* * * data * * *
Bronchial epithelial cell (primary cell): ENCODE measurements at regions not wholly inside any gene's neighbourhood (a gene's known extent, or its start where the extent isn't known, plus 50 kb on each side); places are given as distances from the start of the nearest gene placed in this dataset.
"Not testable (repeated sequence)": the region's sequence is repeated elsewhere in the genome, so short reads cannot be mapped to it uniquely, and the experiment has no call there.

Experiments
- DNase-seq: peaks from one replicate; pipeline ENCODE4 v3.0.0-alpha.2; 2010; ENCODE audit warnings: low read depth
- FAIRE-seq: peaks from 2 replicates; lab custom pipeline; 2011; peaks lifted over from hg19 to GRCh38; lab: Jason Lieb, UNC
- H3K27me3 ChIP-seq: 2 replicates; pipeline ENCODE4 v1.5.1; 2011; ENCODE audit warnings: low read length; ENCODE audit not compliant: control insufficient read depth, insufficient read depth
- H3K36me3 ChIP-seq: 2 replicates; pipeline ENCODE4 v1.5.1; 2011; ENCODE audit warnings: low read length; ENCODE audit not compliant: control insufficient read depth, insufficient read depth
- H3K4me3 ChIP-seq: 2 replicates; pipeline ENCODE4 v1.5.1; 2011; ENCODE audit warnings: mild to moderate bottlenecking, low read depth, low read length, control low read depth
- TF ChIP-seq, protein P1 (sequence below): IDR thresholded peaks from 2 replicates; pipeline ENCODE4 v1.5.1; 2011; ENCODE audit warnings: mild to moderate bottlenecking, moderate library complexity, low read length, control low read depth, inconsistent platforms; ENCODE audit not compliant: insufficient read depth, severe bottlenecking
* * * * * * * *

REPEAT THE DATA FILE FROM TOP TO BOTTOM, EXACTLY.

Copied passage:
Bronchial epithelial cell (primary cell): ENCODE measurements at regions not wholly inside any gene's neighbourhood (a gene's known extent, or its start where the extent isn't known, plus 50 kb on each side); places are given as distances from the start of the nearest gene placed in this dataset.
"Not testable (repeated sequence)": the region's sequence is repeated elsewhere in the genome, so short reads cannot be mapped to it uniquely, and the experiment has no call there.

Experiments
- DNase-seq: peaks from one replicate; pipeline ENCODE4 v3.0.0-alpha.2; 2010; ENCODE audit warnings: low read depth
- FAIRE-seq: peaks from 2 replicates; lab custom pipeline; 2011; peaks lifted over from hg19 to GRCh38; lab: Jason Lieb, UNC
- H3K27me3 ChIP-seq: 2 replicates; pipeline ENCODE4 v1.5.1; 2011; ENCODE audit warnings: low read length; ENCODE audit not compliant: control insufficient read depth, insufficient read depth
- H3K36me3 ChIP-seq: 2 replicates; pipeline ENCODE4 v1.5.1; 2011; ENCODE audit warnings: low read length; ENCODE audit not compliant: control insufficient read depth, insufficient read depth
- H3K4me3 ChIP-seq: 2 replicates; pipeline ENCODE4 v1.5.1; 2011; ENCODE audit warnings: mild to moderate bottlenecking, low read depth, low read length, control low read depth
- TF ChIP-seq, protein P1 (sequence below): IDR thresholded peaks from 2 replicates; pipeline ENCODE4 v1.5.1; 2011; ENCODE audit warnings: mild to moderate bottlenecking, moderate library complexity, low read length, control low read depth, inconsistent platforms; ENCODE audit not compliant: insufficient read depth, severe bottlenecking